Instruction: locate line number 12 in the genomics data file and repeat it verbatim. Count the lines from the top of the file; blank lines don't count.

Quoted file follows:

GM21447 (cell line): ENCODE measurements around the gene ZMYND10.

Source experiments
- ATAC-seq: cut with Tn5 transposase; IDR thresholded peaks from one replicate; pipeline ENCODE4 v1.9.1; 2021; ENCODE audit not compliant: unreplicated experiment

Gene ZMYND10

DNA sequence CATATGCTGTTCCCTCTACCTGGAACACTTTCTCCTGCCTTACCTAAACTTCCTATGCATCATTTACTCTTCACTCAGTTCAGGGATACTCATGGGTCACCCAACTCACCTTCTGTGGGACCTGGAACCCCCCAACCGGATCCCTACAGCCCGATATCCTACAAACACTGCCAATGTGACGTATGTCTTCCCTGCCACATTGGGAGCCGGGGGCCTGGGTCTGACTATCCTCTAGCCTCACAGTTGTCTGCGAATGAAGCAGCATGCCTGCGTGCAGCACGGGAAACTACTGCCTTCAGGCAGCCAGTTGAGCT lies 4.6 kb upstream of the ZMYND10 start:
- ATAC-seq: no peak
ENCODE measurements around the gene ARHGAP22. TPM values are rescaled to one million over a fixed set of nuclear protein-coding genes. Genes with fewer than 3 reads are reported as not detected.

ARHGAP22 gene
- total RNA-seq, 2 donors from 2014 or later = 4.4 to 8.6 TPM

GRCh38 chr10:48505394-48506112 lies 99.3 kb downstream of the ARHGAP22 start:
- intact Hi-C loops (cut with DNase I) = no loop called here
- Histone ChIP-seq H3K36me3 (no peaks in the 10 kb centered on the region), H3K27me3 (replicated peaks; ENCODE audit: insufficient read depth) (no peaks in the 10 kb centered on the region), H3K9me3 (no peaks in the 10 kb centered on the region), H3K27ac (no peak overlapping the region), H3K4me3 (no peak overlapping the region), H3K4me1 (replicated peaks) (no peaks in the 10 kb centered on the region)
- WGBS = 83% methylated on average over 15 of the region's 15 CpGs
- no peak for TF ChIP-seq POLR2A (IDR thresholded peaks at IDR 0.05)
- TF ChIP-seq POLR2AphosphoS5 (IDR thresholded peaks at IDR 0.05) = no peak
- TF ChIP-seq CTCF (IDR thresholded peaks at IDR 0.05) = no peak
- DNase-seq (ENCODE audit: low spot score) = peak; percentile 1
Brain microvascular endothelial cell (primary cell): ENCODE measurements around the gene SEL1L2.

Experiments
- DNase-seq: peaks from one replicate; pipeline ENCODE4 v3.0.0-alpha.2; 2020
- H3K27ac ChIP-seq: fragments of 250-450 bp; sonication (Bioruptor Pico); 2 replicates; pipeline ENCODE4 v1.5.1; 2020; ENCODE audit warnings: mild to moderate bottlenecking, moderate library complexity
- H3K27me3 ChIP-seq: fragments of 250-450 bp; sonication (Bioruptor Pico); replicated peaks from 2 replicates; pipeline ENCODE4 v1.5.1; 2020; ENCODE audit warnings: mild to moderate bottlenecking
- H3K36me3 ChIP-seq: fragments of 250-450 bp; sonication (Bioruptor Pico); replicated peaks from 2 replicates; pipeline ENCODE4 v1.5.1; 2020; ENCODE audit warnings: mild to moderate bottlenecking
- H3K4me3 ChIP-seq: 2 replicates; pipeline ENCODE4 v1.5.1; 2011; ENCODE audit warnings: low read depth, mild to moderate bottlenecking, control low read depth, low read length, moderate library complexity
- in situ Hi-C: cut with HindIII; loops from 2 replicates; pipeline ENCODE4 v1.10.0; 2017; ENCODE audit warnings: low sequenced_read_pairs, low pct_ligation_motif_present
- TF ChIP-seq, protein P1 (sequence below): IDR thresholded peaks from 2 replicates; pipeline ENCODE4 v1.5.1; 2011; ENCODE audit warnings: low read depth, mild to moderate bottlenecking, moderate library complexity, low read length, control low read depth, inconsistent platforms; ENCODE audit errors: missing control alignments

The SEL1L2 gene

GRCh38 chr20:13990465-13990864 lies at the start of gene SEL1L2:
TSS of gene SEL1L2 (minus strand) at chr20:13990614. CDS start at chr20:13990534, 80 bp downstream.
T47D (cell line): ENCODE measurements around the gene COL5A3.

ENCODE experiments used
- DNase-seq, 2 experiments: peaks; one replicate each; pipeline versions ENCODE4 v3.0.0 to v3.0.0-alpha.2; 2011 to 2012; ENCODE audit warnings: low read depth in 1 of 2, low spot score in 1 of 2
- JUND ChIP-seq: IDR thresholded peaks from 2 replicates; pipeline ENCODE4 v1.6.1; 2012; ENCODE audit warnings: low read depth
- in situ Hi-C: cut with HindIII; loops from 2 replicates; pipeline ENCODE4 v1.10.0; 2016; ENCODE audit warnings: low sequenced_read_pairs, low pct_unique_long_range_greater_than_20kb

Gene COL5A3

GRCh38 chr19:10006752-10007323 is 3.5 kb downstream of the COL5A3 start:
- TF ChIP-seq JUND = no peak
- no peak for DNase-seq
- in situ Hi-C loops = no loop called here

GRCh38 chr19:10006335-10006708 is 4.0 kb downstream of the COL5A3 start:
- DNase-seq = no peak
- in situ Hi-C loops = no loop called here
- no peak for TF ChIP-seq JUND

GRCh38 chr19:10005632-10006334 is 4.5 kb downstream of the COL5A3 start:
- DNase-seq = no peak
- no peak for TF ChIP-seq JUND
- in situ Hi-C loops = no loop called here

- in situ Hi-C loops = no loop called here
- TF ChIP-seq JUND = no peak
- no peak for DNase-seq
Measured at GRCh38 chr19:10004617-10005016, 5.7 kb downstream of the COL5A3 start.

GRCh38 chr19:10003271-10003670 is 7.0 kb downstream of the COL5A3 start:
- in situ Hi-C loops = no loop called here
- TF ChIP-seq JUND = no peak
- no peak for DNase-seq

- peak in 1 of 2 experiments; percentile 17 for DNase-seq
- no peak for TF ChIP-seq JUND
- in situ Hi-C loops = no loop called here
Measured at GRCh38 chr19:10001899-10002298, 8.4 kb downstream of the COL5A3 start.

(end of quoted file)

- Histone ChIP-seq H3K36me3 (no peaks in the 10 kb centered on the region), H3K27me3 (replicated peaks; ENCODE audit: insufficient read depth) (no peaks in the 10 kb centered on the region), H3K9me3 (no peaks in the 10 kb centered on the region), H3K27ac (no peak overlapping the region), H3K4me3 (no peak overlapping the region), H3K4me1 (replicated peaks) (no peaks in the 10 kb centered on the region)